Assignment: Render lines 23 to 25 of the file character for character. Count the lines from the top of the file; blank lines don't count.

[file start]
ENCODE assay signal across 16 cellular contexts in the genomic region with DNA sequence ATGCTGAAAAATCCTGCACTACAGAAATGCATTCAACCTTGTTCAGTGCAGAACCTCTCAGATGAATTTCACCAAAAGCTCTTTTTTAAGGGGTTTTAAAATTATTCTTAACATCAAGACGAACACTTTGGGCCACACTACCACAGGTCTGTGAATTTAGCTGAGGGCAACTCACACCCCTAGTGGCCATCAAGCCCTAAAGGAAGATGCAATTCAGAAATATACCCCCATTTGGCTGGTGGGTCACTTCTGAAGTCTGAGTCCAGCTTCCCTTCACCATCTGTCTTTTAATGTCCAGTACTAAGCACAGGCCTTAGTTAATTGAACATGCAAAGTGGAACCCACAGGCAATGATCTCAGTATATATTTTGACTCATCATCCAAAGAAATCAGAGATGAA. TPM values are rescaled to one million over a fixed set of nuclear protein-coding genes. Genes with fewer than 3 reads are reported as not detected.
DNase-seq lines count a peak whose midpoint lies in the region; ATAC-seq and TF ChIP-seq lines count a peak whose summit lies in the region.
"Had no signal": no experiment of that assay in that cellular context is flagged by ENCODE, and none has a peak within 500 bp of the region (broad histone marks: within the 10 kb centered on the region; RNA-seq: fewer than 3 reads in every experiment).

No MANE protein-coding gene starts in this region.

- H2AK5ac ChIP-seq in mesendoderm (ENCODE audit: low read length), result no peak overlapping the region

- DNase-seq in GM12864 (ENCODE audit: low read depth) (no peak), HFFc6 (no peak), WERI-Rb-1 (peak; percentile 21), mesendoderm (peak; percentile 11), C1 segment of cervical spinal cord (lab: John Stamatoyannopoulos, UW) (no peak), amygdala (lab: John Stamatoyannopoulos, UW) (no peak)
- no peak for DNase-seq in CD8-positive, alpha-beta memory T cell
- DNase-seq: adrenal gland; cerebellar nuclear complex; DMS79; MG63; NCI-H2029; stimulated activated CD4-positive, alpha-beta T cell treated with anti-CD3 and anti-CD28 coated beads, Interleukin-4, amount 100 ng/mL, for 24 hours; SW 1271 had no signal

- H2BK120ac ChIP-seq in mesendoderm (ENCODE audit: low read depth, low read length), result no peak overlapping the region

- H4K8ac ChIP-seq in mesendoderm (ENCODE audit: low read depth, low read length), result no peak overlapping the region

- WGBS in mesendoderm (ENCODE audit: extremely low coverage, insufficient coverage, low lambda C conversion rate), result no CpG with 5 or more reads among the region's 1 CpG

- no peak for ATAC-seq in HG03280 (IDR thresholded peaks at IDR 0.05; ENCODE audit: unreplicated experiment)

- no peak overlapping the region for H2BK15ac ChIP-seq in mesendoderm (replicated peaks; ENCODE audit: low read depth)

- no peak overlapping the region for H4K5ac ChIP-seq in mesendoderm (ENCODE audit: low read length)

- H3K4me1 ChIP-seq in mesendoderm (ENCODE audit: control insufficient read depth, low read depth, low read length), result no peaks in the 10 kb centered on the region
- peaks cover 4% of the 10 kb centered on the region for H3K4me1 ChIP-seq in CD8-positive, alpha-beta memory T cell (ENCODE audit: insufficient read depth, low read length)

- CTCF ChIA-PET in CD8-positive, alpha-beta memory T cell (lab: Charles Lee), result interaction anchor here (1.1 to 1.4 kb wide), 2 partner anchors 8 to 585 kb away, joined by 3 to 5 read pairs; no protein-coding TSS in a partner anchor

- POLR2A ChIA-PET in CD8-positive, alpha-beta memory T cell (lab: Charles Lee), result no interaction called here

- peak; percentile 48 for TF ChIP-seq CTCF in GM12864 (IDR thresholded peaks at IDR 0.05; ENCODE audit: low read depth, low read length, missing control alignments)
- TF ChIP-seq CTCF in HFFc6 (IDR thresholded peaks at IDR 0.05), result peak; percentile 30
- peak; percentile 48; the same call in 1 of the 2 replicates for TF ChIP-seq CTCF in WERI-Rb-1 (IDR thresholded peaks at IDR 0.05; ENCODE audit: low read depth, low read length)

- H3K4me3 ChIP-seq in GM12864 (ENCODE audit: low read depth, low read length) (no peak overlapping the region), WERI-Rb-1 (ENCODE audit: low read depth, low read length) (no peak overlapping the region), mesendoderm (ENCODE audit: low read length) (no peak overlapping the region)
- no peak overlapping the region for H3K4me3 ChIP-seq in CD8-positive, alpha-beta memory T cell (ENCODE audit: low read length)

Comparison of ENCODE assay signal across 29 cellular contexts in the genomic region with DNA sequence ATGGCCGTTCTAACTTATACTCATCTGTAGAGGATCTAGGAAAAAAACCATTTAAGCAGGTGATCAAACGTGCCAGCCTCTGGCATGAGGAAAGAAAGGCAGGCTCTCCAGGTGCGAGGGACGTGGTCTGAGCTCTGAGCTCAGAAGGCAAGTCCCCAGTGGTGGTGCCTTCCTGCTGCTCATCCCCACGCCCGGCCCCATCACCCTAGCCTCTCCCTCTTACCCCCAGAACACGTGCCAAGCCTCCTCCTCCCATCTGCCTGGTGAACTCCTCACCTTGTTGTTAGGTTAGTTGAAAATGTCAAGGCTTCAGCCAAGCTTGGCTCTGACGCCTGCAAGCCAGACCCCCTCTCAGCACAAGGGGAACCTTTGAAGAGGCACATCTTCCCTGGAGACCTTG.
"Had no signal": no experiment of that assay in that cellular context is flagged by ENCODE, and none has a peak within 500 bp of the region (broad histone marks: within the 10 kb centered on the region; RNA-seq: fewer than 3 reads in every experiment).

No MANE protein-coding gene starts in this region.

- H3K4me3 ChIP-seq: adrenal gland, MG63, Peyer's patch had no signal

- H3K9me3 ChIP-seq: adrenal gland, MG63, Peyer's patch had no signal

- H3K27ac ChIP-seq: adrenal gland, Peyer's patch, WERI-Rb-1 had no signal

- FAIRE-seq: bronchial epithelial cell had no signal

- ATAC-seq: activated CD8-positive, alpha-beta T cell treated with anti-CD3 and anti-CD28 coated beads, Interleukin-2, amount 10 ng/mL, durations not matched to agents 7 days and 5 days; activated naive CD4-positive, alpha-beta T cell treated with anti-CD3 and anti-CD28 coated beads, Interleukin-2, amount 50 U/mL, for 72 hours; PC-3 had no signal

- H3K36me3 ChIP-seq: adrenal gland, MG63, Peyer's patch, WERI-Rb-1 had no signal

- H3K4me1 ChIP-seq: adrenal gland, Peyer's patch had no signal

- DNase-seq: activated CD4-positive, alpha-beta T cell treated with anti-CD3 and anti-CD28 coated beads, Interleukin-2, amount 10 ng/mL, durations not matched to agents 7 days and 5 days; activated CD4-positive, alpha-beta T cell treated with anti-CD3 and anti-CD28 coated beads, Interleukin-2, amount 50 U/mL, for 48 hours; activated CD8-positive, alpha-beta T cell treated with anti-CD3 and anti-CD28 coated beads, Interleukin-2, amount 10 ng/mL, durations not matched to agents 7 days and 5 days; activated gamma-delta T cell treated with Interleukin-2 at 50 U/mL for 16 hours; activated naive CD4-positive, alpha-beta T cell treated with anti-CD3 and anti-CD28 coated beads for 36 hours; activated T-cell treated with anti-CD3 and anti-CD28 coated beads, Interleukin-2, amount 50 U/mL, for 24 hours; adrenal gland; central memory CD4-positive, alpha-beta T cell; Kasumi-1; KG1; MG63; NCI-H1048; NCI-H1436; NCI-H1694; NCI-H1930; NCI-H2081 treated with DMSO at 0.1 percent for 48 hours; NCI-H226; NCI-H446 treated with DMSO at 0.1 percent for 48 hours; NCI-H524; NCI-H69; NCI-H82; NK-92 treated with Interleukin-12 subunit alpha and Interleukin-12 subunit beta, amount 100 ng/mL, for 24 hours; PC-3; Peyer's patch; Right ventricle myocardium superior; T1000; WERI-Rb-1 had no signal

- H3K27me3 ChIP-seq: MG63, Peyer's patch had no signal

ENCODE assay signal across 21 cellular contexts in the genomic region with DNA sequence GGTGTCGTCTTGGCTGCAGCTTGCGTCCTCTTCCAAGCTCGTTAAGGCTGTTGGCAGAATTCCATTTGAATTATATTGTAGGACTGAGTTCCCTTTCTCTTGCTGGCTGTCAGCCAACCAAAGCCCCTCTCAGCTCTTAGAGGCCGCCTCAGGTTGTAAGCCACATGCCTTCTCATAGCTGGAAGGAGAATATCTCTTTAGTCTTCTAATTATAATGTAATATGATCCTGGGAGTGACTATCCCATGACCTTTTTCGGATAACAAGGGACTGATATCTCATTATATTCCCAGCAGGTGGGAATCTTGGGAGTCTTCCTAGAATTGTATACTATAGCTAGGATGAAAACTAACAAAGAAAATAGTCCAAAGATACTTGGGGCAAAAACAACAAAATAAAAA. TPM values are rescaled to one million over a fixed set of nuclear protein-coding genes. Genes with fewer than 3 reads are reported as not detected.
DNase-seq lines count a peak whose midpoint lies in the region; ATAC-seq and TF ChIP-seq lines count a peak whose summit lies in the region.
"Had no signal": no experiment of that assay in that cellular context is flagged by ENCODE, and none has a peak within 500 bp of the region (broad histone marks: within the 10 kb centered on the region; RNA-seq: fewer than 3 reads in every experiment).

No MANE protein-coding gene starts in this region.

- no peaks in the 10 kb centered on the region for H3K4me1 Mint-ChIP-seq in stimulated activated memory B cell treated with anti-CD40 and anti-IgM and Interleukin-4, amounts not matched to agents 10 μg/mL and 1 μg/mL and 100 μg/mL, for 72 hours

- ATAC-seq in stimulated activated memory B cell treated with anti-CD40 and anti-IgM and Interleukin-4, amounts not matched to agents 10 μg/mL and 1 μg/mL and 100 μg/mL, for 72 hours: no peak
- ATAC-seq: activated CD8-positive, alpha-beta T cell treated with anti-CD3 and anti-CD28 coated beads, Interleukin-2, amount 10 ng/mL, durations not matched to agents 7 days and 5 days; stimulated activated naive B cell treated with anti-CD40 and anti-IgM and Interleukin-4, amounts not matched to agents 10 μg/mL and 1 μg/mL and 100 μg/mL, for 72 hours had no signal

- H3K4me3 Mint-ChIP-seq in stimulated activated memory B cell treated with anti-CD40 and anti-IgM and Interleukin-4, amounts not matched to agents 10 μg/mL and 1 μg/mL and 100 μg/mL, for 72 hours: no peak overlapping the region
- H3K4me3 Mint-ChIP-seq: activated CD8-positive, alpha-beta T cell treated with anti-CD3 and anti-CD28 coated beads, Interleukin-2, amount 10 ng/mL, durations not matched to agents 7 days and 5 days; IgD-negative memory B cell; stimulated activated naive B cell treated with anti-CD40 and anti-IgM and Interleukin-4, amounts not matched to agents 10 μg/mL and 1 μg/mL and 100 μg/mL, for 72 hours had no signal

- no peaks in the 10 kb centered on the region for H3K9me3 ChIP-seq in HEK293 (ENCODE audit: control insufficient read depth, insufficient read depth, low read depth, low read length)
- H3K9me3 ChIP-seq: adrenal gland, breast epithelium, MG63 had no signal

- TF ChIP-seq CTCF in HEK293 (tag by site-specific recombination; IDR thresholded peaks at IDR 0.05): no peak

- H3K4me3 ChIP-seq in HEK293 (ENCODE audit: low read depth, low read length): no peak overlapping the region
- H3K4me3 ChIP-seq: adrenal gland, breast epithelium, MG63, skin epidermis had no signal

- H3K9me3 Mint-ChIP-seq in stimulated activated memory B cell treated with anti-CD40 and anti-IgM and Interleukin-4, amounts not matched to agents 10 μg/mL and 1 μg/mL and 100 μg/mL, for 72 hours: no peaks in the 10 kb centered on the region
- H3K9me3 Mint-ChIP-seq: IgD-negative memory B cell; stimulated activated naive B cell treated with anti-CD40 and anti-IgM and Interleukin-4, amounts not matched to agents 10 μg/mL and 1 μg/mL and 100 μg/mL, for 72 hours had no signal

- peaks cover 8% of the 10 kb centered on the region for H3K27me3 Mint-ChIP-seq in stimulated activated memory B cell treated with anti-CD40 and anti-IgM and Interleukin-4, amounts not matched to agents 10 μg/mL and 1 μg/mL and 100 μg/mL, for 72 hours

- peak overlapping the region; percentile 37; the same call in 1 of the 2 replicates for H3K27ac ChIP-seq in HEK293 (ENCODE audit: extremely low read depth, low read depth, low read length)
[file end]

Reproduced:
- no peak overlapping the region for H3K4me3 ChIP-seq in CD8-positive, alpha-beta memory T cell (ENCODE audit: low read length)

Comparison of ENCODE assay signal across 29 cellular contexts in the genomic region with DNA sequence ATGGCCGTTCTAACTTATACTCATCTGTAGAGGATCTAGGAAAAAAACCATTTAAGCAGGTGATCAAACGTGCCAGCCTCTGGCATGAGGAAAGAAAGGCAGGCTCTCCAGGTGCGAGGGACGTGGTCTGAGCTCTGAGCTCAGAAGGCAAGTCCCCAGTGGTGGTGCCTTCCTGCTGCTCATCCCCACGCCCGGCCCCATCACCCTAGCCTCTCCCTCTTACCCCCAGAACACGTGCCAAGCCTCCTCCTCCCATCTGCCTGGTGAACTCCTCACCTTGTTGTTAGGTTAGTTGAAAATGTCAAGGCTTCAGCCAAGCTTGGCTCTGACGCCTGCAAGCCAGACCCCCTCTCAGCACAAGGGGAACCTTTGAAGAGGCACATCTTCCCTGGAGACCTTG.
"Had no signal": no experiment of that assay in that cellular context is flagged by ENCODE, and none has a peak within 500 bp of the region (broad histone marks: within the 10 kb centered on the region; RNA-seq: fewer than 3 reads in every experiment).